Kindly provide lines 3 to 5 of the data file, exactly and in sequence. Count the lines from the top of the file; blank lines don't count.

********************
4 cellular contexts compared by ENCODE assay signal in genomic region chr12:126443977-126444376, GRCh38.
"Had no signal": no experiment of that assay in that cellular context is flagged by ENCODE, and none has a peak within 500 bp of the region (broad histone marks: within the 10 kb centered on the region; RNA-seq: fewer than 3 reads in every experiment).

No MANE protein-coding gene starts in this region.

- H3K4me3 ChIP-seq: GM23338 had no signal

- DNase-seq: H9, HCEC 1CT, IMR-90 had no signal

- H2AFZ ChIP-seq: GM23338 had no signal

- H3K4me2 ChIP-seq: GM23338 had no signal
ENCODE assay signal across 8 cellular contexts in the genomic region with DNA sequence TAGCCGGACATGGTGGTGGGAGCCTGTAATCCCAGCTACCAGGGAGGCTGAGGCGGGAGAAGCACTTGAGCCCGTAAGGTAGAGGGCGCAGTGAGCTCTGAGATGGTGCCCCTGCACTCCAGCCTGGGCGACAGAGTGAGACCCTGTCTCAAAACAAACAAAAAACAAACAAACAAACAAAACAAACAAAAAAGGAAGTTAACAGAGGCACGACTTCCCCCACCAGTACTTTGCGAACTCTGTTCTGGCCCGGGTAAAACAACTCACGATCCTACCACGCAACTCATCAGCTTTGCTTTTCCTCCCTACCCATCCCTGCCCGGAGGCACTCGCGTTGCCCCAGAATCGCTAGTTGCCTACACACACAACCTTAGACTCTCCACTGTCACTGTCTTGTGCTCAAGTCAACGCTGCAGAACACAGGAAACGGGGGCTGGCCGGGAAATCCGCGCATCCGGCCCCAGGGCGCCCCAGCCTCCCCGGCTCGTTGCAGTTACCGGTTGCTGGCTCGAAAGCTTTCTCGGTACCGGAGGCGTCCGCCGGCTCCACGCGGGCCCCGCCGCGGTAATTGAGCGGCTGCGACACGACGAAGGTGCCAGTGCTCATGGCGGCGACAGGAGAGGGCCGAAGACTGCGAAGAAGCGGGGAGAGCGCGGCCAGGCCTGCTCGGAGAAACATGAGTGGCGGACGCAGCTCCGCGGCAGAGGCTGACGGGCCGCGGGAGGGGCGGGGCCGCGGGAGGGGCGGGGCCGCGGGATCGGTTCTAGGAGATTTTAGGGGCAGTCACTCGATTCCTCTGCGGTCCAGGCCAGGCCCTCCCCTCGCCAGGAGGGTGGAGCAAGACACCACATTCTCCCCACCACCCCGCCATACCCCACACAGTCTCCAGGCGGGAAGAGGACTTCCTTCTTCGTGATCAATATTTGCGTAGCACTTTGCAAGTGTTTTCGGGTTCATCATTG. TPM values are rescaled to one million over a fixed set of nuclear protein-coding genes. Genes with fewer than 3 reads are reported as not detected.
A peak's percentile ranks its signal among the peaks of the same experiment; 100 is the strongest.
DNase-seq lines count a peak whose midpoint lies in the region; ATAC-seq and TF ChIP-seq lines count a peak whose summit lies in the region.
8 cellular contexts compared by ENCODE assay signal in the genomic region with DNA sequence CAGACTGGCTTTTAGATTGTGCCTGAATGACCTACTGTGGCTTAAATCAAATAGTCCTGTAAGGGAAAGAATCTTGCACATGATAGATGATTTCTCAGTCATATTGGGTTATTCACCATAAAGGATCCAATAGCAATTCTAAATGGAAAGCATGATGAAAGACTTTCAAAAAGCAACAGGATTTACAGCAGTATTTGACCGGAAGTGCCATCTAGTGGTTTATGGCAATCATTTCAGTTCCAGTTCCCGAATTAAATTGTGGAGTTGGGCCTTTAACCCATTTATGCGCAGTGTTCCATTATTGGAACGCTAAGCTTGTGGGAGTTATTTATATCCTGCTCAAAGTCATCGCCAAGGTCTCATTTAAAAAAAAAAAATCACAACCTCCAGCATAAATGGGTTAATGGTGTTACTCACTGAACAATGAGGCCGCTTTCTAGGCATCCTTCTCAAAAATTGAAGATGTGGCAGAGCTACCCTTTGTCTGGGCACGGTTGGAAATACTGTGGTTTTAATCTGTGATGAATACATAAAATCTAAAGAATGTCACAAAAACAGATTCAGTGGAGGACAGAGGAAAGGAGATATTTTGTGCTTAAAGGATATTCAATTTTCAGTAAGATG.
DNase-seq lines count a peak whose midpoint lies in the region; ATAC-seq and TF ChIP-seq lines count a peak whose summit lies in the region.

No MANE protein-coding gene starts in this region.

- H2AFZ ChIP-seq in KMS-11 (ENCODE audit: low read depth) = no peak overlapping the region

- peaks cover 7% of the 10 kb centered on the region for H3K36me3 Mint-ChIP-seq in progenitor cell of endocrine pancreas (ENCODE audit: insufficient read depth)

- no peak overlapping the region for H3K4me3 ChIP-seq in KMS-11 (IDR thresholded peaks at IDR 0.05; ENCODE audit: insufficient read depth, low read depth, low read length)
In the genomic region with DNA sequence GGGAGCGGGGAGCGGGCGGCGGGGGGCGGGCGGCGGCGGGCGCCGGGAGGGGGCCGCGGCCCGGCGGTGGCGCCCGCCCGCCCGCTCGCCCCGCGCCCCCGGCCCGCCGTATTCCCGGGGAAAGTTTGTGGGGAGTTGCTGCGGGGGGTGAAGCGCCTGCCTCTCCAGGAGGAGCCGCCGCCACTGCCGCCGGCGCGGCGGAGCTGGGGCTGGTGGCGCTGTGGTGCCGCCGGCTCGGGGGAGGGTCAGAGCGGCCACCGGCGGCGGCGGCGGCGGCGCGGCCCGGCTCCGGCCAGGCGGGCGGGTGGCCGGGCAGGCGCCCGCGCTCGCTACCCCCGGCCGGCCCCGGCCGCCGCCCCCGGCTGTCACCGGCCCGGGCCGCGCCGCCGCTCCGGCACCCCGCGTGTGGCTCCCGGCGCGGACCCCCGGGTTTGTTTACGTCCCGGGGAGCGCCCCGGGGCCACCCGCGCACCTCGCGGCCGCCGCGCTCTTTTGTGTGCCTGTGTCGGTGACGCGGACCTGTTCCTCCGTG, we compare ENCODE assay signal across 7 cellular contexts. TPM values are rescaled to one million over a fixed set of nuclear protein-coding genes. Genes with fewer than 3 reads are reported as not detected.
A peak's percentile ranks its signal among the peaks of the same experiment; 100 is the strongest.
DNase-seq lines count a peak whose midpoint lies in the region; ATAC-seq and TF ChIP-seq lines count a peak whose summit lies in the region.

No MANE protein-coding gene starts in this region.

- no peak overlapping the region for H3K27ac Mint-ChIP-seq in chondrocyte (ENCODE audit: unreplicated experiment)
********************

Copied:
No MANE protein-coding gene starts in this region.

- H3K4me3 ChIP-seq: GM23338 had no signal

- DNase-seq: H9, HCEC 1CT, IMR-90 had no signal